As noted above, the designations S2, S8, S12 and S24 represent the signals for producing projector speeds of two, eight, 12 and 24 frames per second and the designation S1 represents the signal for causing the film strip to be advanced a single frame and then held stationary.

As illustrated in FIG. 6, first a momentary S1 signal is given, closing control relay CR1 which causes the filmstrip to be advanced one frame to a title or'still frame and then held stationary for a still sequence. More particularly, the actuator relay ARI is momentarily closed to start to energize the solenoid 40 at one frame per second through the associated collar 46. The solenoid starts to operate the film advance mechanism 39 at one frame per second. The control relays tend to reopen as soon as the control signal is stopped so that control relay CR1 is only momentarily closed. The S1 signal lasts for a convenient interval of less than 1 second. When the control relay CR1 opens again, the actuator relay ARI also opens so that there is no longer an actuating circuit between the power source 53 and the solenoid 40. The solenoid and film advance mechanism are inactive until there is another signal from the tape. Thus, after the one-frame advance, the filmstrip will remain atvthat position for as long as desired until there is another signal. While the filmstrip remains on this first title, the sound track or channel of the tape provides sound associated with that title. After the momentary S1 signal there is no signal on the control channel of the tape for the duration of the appearance of the first title.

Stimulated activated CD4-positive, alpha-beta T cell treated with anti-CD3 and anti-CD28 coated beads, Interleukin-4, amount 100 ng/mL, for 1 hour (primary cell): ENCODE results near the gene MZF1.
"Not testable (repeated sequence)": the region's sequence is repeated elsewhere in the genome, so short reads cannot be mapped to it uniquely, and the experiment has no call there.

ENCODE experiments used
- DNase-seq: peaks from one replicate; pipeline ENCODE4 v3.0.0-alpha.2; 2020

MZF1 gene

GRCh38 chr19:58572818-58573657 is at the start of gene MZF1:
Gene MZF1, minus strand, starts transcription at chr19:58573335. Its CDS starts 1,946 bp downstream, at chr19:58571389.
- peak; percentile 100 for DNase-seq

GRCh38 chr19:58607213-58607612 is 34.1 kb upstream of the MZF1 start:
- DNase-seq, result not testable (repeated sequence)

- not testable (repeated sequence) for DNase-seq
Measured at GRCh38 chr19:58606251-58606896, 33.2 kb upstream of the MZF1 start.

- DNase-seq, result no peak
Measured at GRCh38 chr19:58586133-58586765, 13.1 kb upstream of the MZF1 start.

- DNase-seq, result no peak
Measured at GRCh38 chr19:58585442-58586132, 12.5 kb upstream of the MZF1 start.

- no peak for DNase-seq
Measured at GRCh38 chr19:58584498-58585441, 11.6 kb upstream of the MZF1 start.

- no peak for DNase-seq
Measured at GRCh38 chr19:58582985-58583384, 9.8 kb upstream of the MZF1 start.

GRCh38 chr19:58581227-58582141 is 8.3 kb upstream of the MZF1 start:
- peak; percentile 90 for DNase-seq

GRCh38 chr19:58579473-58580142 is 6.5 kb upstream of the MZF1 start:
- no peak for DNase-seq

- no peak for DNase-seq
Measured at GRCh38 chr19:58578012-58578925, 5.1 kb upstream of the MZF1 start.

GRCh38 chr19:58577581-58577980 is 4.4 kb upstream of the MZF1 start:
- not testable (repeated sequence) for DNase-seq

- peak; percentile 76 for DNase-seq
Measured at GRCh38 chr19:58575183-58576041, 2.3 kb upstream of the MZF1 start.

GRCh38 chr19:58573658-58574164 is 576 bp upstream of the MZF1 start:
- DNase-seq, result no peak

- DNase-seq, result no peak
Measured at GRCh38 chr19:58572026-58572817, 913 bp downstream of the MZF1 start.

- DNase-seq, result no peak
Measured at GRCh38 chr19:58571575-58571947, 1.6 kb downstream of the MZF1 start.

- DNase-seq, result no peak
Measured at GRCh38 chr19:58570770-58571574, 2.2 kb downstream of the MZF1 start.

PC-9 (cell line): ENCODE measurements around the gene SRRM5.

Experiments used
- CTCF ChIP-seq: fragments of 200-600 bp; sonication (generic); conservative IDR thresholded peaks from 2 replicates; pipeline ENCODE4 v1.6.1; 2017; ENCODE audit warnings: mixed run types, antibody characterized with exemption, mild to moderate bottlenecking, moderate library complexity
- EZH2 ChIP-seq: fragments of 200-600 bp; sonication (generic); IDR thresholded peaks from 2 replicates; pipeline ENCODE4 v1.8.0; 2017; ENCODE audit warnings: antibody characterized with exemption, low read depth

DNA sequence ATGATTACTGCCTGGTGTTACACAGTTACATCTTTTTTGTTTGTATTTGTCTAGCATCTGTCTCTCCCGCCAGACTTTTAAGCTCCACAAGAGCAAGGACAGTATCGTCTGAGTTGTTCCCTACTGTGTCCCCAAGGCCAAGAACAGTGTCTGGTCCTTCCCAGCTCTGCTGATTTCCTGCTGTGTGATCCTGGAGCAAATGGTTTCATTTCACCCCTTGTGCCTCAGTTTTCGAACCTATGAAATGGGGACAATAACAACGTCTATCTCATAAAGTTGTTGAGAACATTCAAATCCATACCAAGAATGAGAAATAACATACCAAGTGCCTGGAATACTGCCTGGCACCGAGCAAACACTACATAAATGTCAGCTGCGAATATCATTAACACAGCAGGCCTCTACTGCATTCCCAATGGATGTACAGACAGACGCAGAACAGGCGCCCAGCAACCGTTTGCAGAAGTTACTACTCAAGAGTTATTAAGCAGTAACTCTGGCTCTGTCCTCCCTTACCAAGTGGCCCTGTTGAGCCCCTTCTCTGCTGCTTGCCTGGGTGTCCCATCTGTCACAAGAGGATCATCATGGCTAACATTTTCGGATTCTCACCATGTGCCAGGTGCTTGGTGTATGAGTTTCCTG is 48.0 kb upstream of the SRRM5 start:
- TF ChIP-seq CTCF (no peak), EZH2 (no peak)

After the first title has appeared for appropriate time, another momentary 81 signal is given by the tape control channel and the film is again advanced one frame and held stationary for another still sequence. Again the associated *sound is provided. This is repeated for the third title by another momentary S1 signal.

Then a continuing S24 signal is provided by the control channel to move the film at 24 frames per second for a live-action lip-synchronization sequence. More specifically, the actuator relay AR5 is closed and kept closed to energize the solenoid 40 at 24 frames per second through the associated collar. The film advance mechanism 39 is thereby operated at 24 frames per second by the solenoid. The S24 signal is continued for the length of time for which it is desired to move the filmstrip at 24 frames per second. Thefilm may include a fadeout or dissolve portion at the end of the sequence.